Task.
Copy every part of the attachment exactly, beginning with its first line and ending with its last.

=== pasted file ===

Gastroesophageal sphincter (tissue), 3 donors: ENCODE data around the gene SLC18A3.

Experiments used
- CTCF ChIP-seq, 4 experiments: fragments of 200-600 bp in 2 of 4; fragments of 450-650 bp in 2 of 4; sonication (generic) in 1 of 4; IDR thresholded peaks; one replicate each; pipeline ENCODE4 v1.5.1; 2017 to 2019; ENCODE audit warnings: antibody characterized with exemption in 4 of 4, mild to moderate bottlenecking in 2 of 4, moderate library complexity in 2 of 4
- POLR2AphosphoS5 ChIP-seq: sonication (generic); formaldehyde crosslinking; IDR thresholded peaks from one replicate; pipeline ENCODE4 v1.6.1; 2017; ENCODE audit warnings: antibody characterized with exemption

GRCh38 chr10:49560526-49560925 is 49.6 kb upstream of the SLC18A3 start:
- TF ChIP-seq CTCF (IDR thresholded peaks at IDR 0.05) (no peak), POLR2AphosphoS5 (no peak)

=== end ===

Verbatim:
Gastroesophageal sphincter (tissue), 3 donors: ENCODE data around the gene SLC18A3.

Experiments used
- CTCF ChIP-seq, 4 experiments: fragments of 200-600 bp in 2 of 4; fragments of 450-650 bp in 2 of 4; sonication (generic) in 1 of 4; IDR thresholded peaks; one replicate each; pipeline ENCODE4 v1.5.1; 2017 to 2019; ENCODE audit warnings: antibody characterized with exemption in 4 of 4, mild to moderate bottlenecking in 2 of 4, moderate library complexity in 2 of 4
- POLR2AphosphoS5 ChIP-seq: sonication (generic); formaldehyde crosslinking; IDR thresholded peaks from one replicate; pipeline ENCODE4 v1.6.1; 2017; ENCODE audit warnings: antibody characterized with exemption

GRCh38 chr10:49560526-49560925 is 49.6 kb upstream of the SLC18A3 start:
- TF ChIP-seq CTCF (IDR thresholded peaks at IDR 0.05) (no peak), POLR2AphosphoS5 (no peak)